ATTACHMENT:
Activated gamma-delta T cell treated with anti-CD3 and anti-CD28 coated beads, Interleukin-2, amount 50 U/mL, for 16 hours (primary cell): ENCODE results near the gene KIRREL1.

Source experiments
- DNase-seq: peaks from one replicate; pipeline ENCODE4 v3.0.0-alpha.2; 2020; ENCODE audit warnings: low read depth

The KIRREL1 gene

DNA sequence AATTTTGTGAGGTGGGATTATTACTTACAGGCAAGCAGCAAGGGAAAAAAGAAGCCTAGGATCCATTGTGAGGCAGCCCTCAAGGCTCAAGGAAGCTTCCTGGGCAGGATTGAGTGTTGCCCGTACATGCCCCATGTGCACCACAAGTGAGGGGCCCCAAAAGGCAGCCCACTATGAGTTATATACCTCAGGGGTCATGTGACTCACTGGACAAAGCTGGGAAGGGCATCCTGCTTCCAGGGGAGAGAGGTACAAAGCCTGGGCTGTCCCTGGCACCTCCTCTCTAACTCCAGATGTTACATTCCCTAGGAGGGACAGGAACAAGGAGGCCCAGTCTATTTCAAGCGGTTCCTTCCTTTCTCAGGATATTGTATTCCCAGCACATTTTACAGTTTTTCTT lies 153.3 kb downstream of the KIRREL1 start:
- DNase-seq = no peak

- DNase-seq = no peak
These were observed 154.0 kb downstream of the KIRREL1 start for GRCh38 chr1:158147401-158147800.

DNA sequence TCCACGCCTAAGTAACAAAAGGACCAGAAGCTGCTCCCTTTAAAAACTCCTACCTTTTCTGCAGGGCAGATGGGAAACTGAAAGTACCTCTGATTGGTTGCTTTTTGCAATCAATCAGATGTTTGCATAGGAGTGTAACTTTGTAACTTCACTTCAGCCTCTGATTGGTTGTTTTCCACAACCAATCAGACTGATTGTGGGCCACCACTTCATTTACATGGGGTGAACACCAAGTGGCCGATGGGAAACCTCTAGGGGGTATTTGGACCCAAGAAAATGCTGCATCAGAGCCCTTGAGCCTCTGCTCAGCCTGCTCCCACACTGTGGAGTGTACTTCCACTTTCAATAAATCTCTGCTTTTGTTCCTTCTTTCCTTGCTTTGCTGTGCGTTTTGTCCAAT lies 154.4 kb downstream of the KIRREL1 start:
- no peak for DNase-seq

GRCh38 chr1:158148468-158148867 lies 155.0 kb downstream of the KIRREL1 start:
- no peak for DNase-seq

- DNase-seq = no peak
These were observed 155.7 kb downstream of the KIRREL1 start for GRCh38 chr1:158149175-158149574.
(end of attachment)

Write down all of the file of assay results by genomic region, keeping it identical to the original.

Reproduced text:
Activated gamma-delta T cell treated with anti-CD3 and anti-CD28 coated beads, Interleukin-2, amount 50 U/mL, for 16 hours (primary cell): ENCODE results near the gene KIRREL1.

Source experiments
- DNase-seq: peaks from one replicate; pipeline ENCODE4 v3.0.0-alpha.2; 2020; ENCODE audit warnings: low read depth

The KIRREL1 gene

DNA sequence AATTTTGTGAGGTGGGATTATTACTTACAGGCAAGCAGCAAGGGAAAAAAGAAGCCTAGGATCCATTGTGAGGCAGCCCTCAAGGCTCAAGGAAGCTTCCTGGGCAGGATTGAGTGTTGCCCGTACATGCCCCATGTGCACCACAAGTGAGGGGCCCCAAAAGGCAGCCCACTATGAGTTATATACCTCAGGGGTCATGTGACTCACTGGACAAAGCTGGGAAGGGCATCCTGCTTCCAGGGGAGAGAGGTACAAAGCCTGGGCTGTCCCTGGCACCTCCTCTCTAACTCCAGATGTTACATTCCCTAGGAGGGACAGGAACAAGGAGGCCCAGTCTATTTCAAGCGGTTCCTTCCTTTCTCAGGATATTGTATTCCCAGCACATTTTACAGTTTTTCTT lies 153.3 kb downstream of the KIRREL1 start:
- DNase-seq = no peak

- DNase-seq = no peak
These were observed 154.0 kb downstream of the KIRREL1 start for GRCh38 chr1:158147401-158147800.

DNA sequence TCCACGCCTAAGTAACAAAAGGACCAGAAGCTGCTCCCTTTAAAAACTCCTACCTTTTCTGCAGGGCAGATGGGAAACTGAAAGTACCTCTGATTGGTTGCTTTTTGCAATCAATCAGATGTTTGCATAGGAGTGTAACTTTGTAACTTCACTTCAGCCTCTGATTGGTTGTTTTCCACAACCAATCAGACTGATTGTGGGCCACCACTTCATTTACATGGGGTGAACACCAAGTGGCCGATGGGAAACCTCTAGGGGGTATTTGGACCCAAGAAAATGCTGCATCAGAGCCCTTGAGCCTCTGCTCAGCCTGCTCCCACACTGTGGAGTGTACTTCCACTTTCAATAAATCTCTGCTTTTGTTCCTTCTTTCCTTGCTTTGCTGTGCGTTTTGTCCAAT lies 154.4 kb downstream of the KIRREL1 start:
- no peak for DNase-seq

GRCh38 chr1:158148468-158148867 lies 155.0 kb downstream of the KIRREL1 start:
- no peak for DNase-seq

- DNase-seq = no peak
These were observed 155.7 kb downstream of the KIRREL1 start for GRCh38 chr1:158149175-158149574.